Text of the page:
September is a really good month to fish private ponds and lakes, even in sub-developments and state and municipal parks.

I catch numbers of bass using a 1/2-ounce Mann's Stone jig and a big spinnerbait because most people aren't fishing big-bass lures in private ponds. The biggest bass in a small lake or a pond will come to the largest lures.

Even when I'm fishing a 1/2-ounce jig, I'll have a big trailer on it, like a Mann's Mosquito Hawk, to attract a big bass. I'll either be fishing a black/blue or green/pumpkin jig and trailer or a big spinnerbait in these colors.

Lakes Ferguson and Whittington off the Mississippi River are my two favorite public waters in September because they're loaded with bass. At this time of year, the water is usually low in these two lakes, and the bass have to move to deep-water structure.

Lake Ferguson

Fishing now at Lake Ferguson near Greenville is really simple. Any time you pinpoint cover on ledges, points and drop-offs, you'll generally be able to find and catch bass.

Although I'll be fishing visible cover, most of the time, I'll fish the first drop-off away from the bank on invisible cover. Don't overlook points in falling water. Search for hidden, underwater sandbars that run out into those oxbow lakes too.

I use a Lowrance LCX-111C HD depth finder to not only identify the breaks and the drop-offs but also the cover and the bass that generally will hold in 8 to 12 feet of water during this month.

My two favorite lures on these two lakes are a Mann's 20+ crankbait and a Stone Jig.

The 20+ will reach down to about 18 feet. I like two colors - brown/black/chartreuse with an orange belly and citrus shad with silvery sides, a blue back and an orange belly.

I'll be fishing these crankbaits on 10- and 12-pound-test line with a Quantum Energy PT E750 casting reel (5.1:1 ratio) reel and a Quantum cranking rod.

I'll dig the crankbait into the bottom the entire time I'm fishing it to feel when the crankbait runs over any type of bottom structure like a rock or a limb, which may be holding bass, and then hesitate it a few seconds to let it rise up and over the cover.

Then I'll speed up my retrieve to make the crankbait look like it's running away from the cover. A bass holding on the cover will assume the crankbait has spotted it, and is swimming away to keep from being eaten. That bass will attack with a reaction strike, whether it's hungry or not.

I like the shape of the head of a 1/2-ounce Mann's Stone Jig because it comes through the cover really well without hanging up on the bottom. The only two colors I throw are black/blue and green/pumpkin.

Generally, bass will be holding in 8- to 10-foot-deep water close to a drop-off from 18 to 25 feet. I like to work the jig along these ledges, jerk it really hard off the bottom and then watch my line for a strike as it free-falls to the bottom.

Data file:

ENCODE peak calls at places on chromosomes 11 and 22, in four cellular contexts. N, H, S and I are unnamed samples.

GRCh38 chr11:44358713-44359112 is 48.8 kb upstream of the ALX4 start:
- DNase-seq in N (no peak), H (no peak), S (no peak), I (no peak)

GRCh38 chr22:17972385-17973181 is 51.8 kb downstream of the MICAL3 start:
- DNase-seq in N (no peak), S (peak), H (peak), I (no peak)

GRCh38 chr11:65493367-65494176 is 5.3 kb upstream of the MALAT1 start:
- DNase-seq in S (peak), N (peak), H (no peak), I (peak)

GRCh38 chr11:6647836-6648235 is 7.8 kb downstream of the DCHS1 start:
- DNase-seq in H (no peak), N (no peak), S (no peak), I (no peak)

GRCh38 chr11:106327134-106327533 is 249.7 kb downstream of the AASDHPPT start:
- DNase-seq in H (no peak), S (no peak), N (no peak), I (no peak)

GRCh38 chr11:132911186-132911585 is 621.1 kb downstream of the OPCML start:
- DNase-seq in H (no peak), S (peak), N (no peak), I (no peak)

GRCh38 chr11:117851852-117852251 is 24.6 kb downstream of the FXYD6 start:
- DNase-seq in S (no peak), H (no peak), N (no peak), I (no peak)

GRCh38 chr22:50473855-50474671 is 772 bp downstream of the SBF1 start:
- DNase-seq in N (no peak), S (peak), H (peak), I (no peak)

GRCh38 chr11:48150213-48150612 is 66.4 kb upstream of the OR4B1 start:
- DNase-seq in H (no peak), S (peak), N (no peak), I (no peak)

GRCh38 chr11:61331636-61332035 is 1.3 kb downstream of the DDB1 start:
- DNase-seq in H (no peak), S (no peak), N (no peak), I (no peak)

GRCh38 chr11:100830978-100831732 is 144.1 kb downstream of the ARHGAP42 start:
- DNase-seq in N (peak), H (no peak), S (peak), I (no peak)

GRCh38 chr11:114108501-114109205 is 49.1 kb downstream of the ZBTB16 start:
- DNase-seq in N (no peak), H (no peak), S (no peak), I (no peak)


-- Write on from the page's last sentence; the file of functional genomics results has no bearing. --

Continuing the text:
I fish the jig on 17-pound-test Berkley Vanish Transition fluorocarbon line with a Quantum Energy PT E770 (7:1 ratio) reel. This reel lets me stay in contact with the bass as it follows the bait, take up the slack in my line quickly and then set the hook fast when I'm getting a bite. I'm using a Quantum Greg Hackney PT Tour Edition Signature Series rod.

In September, you'll catch plenty of 3- to 5-pound bass on both lakes. A 5- or 6-pounder is a good-sized bass there.

Lake Whittington

Lake Whittington, about 50 miles north of Greenville, has steeper banks and more laydowns on the south side of the lake than Ferguson. On the north side of the lake are more-shallow ledges.

When I'm fishing the laydowns with 17-pound-test Berkley Trilene XT line, I like a Mann's C-4 square-billed crankbait because the square-billed crankbait has more vibration and swims over the limbs of a blowdown better than a round-billed crankbait does.

To fish the laydowns, position your boat right in front of the tree lying in the water. Run the crankbait down the left side of the trunk of the tree and then down the right side several times. To get the bass to come from under the log and take the bait may require repeated casts.

If I don't catch a bass working the trunk of the tree with a crankbait, I'll back out to deeper water and fish the top of the tree with a Stone Jig in either black/blue or green/pumpkin.

This technique is slow and meticulous. You let that jig drop through every crack and limb in the top of the laydown tree, and make at least five casts to the deep-water top of the tree. Remember, the bass here receive a lot of fishing pressure, so to get that reaction strike, you'll have to make many casts to each tree.

After I've worked the south side of the lake and the trees, I'll move to the north side of Lake Whittington, which is shallower but does have some points and ledges that run out into the lake. Electronics will make the difference.

Since fishermen have planted brush along these drop-offs and points on the upper end of the lake, you need to idle around and find the cover before you start fishing.

Once I locate the brush, I'll be fishing a jig or a Texas-rigged 10-inch Mann's plastic worm because in hot water, bigger fish bite a bigger worm. I like a red-shad or a green/pumpkin worm with a 3/8-ounce sinker on 17-pound-test Trilene fluorocarbon line and a No. 5/0 hook. I work the worm the same way I work the jig, crawling it through each piece of cover to elicit a reaction strike. When the bass takes the worm, I'll set the hook as fast as I can.

Whittington usually produces bigger fish than Ferguson. All the oxbows along the Mississippi River hold a good number of 4- to 6-pound bass, but I'll catch a 6-pound bass out of Lake Whittington sooner than I will out of Lake Ferguson.

I enjoy river fishing, and you'll have a good time fishing any of the oxbows on the Mississippi.